China Hand looks at the math of the Myanmar cyclone and doesn’t give France a passing grade. Also examined is the as-yet unreported but vital $2 billion question: getting the monsoon rice planting in the ground in the next five weeks. The Myanmar government is thinking about it, but is the West paying attention?
Thanks to the brave embeds of France 24, we are treated to another update on the French helicopter carrier Mistral.
When we last saw the Mistral, it had spent a week sailing futilely in circles in the Bay of Bengal while waiting for the French government to round up rice and supplies in India for it to haul to Burma.
This unfortunate delay undercut the narrative that it was the Burmese government’s deficiencies in French-style compassion, competence, and cran that were impeding the flow of aid to the Irrawaddy delta. The Mistral arrived at the delta two weeks after the storm—hardly an impressive achievement.
It turns out that getting meaningful aid to hundreds of thousands of victims in an area the size of Austria that’s had its infrastructure devastated by a colossal storm isn’t as simple as picking up the phone and ordering delivery of one million crepes Italian—even for a self-styled superpower.
Another part of the narrative that got lost was the whole “responsibility to protect” forcible distribution of aid thing.
In an indication that even President Sarkozy has turned his back on the profoundly unrealistic gambit, Bernard Kouchner was reduced to venting his displeasure at Burmese government callousness and UN Security Council cowardice in a Le Monde op-ed, instead of availing himself of the official podium of the Foreign Ministry.
The Mistral is cooling its heels outside Myanmar territorial waters, awaiting the outcome of negotiations concerning the delivery of its cargo.
I expect that the Myanmar government is stolidly insisting that the Mistral sail up to Yangyon for a humiliating port visit, while the French are holding out for something with a little more camera-ready elan—something that involves French marines zooming into the delta in little boats and hand-delivering boxes of French aid to desperately grateful survivors.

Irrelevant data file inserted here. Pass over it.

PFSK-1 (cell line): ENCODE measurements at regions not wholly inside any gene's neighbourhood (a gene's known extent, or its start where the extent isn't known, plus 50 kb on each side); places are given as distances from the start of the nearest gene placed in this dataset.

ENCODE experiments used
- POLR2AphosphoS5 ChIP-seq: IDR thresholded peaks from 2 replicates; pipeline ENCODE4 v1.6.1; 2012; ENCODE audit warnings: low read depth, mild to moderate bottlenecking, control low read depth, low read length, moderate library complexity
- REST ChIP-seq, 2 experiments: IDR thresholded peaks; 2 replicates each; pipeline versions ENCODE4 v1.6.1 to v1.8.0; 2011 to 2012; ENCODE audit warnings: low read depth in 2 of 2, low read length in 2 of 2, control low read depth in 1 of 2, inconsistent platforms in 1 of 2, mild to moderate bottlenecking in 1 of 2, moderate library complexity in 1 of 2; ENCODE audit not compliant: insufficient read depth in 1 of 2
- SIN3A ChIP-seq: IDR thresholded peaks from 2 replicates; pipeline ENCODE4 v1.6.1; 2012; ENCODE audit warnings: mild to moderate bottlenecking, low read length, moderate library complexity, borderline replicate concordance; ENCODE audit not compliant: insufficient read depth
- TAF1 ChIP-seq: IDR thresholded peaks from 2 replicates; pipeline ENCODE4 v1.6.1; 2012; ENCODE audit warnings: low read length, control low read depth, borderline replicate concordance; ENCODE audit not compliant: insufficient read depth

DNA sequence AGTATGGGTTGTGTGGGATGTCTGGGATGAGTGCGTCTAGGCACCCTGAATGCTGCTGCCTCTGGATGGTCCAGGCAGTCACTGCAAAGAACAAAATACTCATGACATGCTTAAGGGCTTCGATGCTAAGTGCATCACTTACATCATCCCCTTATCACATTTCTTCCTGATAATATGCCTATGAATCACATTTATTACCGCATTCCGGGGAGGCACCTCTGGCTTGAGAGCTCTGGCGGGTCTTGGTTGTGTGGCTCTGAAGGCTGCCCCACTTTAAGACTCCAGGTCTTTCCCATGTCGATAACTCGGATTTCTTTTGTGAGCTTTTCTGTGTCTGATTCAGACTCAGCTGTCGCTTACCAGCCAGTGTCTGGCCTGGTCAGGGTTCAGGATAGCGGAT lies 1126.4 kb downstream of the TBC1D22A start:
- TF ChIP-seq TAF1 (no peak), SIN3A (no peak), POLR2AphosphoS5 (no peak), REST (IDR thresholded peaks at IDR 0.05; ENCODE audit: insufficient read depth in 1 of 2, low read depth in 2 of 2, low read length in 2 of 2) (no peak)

In its latest report (look for French Ship Mistral Ready to Help), France 24 filmed officers of the Mistral obligingly peering through their binoculars toward Myanmar with expressions of frustrated valor, like bulldogs gazing longingly at the window of a butcher shop. Since it was raining, the exercise had purely symbolic value: “They can’t quite see it...but it’s there”.
Yeah, I get the picture.
Actually, what interests me is the contents of the Mistral’s hold.
The France 24 report states that the Mistral is carrying enough food to feed 100,000 people.
The Mistral sailed from Chennai with only 400 tons of rice, instead of the 1,000 tons originally announced.
According to the Indian media, a French rear admiral aboard the Mistral stated :
"As per the orders from our government, the humanitarian aid is being assembled in Chennai and it consists of a two-week supply of emergency rations for 60,000 people."
The aid consists of 400 tonnes of rice, 10,000 20-30 litre jerry cans of water, 400,000 water purification tablets, 20,000 protective tarpaulins, 10,000 mosquito nets, 10,000 sets of cooking utensils and emergency medicines, he added.
According to the FAO, citizens of Myanmar are major consumers of rice—because they have very little else to eat. On average, they consume 20 kg of rice per month.
The Mistral’s 400 ton load of rice would, under normal circumstances, feed about 40,000 people for a fortnight. To meet the 60,000-person target, rations would be cut down to one pound per person per day—providing about 75% of the normal adult requirement of 2,200 Kcal per day. Two weeks of starvation rations, even if presented with Gallic expertise, ingenuity, and flair, is going to test the patience of even the most grateful aid recipient.
Maybe French calculations had something to do with the difficulty of rounding up rice and the desire to come up with an impressive number of aid recipients notwithstanding, but I doubt it.
More likely, disaster planners realized that Myanmar has plenty of rice.
In the last few years, Myanmar, despite years of economic mismanagement by the junta, has returned to its traditional role of rice exporter.
Before the storm, it was on track to export 50,000 tons of rice per month.
According to the starvation-ration standards of French generosity, feeding the entire population displaced by the storm—upper estimate 2.5 million—would require 2.5 million pounds of rice or 1250 tons per day. Two weeks’ disaster relief would require diversion of 17,500 tons of rice. That’s less than 5% of the surplus traditionally available for export. Although it’s not clear how much stored rice was destroyed by the storm, the FAO doesn’t expect famine, although temporary local shortages are possible.